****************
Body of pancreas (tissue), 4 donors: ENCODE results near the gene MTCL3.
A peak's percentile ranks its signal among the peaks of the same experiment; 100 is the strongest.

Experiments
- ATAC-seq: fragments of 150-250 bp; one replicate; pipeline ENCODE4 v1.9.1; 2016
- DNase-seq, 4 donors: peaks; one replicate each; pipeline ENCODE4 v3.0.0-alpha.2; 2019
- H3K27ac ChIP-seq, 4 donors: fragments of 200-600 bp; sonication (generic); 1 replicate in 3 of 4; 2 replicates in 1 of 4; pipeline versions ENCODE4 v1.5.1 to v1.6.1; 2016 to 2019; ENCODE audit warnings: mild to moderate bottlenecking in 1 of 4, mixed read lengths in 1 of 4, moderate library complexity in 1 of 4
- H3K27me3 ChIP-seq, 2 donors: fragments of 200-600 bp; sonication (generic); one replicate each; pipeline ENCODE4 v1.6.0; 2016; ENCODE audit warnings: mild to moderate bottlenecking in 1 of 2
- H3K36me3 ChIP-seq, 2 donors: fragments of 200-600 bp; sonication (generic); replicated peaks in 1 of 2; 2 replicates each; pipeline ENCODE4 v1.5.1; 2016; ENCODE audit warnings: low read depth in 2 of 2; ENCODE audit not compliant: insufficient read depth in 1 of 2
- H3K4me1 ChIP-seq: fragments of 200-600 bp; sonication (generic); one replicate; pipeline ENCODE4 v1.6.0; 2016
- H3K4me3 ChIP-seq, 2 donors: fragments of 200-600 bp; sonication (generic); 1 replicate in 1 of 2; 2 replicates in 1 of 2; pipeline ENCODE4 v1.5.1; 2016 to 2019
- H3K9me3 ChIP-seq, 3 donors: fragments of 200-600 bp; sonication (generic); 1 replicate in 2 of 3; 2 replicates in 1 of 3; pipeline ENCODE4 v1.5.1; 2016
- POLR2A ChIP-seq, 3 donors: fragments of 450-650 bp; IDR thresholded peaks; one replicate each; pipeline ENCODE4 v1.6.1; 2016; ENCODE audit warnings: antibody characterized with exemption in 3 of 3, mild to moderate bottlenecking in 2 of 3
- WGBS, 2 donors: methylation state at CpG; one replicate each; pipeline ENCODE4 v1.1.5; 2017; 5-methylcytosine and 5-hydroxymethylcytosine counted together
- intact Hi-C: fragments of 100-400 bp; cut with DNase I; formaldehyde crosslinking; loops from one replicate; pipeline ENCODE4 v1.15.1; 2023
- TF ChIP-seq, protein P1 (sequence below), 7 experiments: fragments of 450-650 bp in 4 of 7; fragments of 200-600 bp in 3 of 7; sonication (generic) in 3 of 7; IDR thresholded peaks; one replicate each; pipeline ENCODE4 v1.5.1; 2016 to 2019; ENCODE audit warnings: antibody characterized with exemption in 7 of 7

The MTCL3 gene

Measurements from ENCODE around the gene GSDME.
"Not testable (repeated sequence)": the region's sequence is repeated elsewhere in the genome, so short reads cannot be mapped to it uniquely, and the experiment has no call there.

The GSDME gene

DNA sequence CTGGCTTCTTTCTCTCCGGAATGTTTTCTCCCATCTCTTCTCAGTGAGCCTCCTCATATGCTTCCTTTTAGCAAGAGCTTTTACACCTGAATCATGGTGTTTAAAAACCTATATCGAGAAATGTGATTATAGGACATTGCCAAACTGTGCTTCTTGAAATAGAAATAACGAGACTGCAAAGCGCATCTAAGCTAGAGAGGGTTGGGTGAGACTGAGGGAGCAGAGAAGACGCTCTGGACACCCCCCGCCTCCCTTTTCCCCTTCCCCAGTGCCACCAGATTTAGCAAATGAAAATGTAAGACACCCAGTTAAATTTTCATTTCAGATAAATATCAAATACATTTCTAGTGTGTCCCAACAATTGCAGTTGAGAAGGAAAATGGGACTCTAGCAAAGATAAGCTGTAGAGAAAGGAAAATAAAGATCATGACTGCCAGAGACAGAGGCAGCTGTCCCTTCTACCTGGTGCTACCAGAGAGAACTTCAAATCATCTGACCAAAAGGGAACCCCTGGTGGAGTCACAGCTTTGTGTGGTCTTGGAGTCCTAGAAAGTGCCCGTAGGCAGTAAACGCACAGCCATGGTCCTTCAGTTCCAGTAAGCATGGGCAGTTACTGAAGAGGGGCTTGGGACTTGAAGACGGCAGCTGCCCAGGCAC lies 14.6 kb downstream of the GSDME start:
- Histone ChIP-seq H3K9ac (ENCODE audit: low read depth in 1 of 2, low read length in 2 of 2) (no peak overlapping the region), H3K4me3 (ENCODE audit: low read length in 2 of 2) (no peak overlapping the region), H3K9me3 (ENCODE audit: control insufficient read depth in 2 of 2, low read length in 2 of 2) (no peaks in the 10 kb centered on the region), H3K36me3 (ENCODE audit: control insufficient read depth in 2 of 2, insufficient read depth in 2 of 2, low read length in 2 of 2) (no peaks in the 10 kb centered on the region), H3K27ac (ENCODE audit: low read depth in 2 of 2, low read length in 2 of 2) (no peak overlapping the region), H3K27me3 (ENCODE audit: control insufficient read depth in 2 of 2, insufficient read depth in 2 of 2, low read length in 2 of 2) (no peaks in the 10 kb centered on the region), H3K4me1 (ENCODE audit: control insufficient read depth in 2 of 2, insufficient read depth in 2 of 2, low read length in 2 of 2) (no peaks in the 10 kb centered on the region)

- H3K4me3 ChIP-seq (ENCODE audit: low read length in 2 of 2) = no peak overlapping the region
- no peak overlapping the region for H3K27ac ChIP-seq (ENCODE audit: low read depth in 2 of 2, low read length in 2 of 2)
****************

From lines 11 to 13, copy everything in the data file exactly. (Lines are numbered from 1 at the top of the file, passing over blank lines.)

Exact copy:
- H3K9me3 ChIP-seq, 3 donors: fragments of 200-600 bp; sonication (generic); 1 replicate in 2 of 3; 2 replicates in 1 of 3; pipeline ENCODE4 v1.5.1; 2016
- POLR2A ChIP-seq, 3 donors: fragments of 450-650 bp; IDR thresholded peaks; one replicate each; pipeline ENCODE4 v1.6.1; 2016; ENCODE audit warnings: antibody characterized with exemption in 3 of 3, mild to moderate bottlenecking in 2 of 3
- WGBS, 2 donors: methylation state at CpG; one replicate each; pipeline ENCODE4 v1.1.5; 2017; 5-methylcytosine and 5-hydroxymethylcytosine counted together